Sunday, May 9, 2010

Tanijyugo Suijin Matsuri



On Wednesday (May 5th) it was Childrens Day, but in my area it was also time for the annual Suijin Matsuri. Usually we go over the river to the matsuri in Kawado, a rather grand affair with processions and boats etc. Previous posts can be found here.

This year I decided to visit our local matsuri, far more low-key, and becoming more low-key year by year.

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The shrine is dominated by 2 huge pieces of giant bamboo, at leat 12 meters long, to which are attached Onusa, a type of purification wand. These will be taken down to 2 spots on the river and replace last years.

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The Onusa are laid in front of the offering table in front of the Suijin Mikoshi. In former times the mikoshi would then be carried down to the 2 spots by the villagers. More recently it was carried by a pick-up truck. This year, for the first time, it will stay in the shrine as there are simply too few villagers taking part. Other than the priest and the 2 musicians and 5 village elders, I was the only person there.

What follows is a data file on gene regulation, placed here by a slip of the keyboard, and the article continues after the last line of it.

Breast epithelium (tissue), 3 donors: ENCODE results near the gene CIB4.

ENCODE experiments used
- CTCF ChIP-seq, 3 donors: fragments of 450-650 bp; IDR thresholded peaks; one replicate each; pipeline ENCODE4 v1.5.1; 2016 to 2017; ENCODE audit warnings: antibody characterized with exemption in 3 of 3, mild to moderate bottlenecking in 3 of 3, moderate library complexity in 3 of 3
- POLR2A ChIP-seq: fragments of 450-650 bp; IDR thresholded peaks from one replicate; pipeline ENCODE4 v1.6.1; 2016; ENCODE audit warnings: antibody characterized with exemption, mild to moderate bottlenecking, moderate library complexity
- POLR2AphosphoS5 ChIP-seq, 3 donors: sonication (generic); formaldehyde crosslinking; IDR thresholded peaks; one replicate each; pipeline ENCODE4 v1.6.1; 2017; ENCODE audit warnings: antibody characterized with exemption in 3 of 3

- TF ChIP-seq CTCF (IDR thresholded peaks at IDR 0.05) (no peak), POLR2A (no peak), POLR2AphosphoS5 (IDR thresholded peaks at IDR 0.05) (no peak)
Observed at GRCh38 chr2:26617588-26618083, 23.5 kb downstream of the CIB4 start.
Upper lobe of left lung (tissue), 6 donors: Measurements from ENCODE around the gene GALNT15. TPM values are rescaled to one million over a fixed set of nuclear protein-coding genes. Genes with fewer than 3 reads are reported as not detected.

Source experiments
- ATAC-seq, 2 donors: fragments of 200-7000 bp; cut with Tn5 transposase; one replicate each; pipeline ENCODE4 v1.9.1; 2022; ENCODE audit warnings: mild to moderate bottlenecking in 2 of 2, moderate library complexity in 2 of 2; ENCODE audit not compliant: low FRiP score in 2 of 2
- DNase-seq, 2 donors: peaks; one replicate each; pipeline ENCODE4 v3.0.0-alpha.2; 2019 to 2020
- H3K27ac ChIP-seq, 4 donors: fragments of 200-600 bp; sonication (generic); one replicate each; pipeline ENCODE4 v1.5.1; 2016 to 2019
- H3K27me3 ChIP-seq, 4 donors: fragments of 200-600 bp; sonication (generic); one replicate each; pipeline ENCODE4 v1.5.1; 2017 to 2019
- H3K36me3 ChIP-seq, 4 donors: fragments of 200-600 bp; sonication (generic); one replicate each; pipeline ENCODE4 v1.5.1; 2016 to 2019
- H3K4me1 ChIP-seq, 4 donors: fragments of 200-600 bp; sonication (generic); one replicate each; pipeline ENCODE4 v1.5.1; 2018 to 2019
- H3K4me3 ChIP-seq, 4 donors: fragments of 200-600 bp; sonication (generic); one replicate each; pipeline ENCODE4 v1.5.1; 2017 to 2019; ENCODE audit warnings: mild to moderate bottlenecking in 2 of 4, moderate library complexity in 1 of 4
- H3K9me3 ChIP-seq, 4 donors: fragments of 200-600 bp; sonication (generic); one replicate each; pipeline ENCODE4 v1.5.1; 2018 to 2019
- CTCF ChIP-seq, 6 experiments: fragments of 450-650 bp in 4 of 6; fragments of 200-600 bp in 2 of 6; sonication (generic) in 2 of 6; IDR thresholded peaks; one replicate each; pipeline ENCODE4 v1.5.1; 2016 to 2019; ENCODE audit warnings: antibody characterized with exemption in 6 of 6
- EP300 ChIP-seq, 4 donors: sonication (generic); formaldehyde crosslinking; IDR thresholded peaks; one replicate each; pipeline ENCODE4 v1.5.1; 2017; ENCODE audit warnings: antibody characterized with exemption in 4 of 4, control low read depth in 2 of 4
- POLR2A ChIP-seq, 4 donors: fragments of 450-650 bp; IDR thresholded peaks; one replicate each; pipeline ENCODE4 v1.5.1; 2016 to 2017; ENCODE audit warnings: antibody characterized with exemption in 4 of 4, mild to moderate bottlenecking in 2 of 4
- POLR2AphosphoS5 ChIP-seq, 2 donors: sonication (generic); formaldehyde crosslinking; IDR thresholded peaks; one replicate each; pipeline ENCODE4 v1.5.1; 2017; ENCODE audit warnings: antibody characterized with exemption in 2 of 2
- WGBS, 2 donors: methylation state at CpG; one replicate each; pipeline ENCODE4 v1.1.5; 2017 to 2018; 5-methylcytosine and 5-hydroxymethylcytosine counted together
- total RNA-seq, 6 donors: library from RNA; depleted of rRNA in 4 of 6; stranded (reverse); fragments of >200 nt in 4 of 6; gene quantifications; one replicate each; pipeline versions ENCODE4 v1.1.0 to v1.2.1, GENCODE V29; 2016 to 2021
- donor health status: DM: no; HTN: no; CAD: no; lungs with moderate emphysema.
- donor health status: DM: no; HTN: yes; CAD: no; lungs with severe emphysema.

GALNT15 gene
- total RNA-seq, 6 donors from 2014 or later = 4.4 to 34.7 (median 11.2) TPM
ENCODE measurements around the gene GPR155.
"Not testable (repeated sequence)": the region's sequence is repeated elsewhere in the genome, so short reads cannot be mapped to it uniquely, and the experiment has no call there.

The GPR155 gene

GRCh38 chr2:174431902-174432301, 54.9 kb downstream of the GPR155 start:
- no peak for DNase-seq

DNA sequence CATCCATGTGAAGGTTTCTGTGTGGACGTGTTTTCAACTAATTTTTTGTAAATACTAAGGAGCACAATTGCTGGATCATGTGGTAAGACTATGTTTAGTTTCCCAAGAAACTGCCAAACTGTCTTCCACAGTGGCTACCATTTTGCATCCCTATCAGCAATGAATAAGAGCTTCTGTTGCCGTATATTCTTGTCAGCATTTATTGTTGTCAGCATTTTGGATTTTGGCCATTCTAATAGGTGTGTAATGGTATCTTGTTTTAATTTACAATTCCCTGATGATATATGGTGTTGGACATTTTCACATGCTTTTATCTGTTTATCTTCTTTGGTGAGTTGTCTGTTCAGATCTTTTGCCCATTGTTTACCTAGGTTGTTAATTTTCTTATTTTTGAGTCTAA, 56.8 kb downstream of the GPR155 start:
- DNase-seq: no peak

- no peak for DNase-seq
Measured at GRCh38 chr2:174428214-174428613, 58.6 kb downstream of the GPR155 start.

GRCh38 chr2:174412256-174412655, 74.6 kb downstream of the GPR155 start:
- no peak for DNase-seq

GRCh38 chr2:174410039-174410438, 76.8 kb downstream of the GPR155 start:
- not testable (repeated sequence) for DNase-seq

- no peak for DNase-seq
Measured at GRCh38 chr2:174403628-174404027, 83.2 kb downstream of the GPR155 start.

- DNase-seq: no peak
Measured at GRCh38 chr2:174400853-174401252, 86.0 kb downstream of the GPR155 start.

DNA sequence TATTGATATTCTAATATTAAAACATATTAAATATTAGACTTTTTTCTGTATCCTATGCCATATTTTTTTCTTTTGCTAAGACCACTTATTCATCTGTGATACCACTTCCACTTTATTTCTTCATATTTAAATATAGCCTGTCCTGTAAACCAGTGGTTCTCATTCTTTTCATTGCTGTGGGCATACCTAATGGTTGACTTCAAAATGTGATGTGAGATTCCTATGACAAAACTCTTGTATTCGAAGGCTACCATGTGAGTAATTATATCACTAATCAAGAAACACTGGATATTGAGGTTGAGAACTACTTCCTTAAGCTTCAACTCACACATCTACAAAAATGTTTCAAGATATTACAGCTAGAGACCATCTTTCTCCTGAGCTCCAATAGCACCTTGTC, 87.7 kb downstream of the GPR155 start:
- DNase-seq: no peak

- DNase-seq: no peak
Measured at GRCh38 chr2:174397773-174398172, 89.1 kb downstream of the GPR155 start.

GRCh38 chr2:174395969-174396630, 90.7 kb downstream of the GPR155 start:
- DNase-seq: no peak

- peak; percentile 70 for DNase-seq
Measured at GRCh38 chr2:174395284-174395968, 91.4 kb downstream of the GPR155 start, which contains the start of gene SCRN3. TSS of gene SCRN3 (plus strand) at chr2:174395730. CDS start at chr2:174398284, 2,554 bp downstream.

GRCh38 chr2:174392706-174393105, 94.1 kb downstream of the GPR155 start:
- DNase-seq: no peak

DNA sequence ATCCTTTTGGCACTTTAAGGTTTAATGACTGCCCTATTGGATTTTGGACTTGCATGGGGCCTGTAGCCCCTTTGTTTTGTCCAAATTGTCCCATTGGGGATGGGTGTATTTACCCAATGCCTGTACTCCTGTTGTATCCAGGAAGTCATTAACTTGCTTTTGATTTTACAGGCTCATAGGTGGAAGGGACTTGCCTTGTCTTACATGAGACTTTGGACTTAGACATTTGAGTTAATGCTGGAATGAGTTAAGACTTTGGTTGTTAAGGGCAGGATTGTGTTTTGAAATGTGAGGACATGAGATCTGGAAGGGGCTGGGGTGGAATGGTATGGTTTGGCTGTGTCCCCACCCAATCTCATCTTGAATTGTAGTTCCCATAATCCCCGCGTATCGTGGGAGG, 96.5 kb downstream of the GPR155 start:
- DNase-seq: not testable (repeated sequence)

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Most villages no longer have a priest, but ours lives right next to the shrine, and I noticed what a great garden he has.

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After the ceremonies that consisted mostly of purifiication rituals and the reading of norito ( commonly called shinto prayers, but more akin to "reports" to the kami) the 6 of us manhandled the huge Onusa down the shrine steps to the river.

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One was tied to a little truck to be carried downriver a few hundred meters to the second Suijin spot.

4 comments:

  1. Great stuff Jake.It sounds like time is catching up on local ceremonies, people like yourself will at least help keep the memories alive through your Blog.So much of rural japan seems to be left to the elderly, who are not being replaced by anyone else.Traditions disappear before you know it.Sad but true.

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  2. I will second Llewellyn's thanks, Jake, for helping spread appreciation for these fading traditions. Their loss will be sad indeed.

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  3. This is a striking post, both the words and the images (moving and still). Thanks for sharing this part of Japan with us.

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  4. Is this blog still active, Mr Jake? It looks to be interesting.

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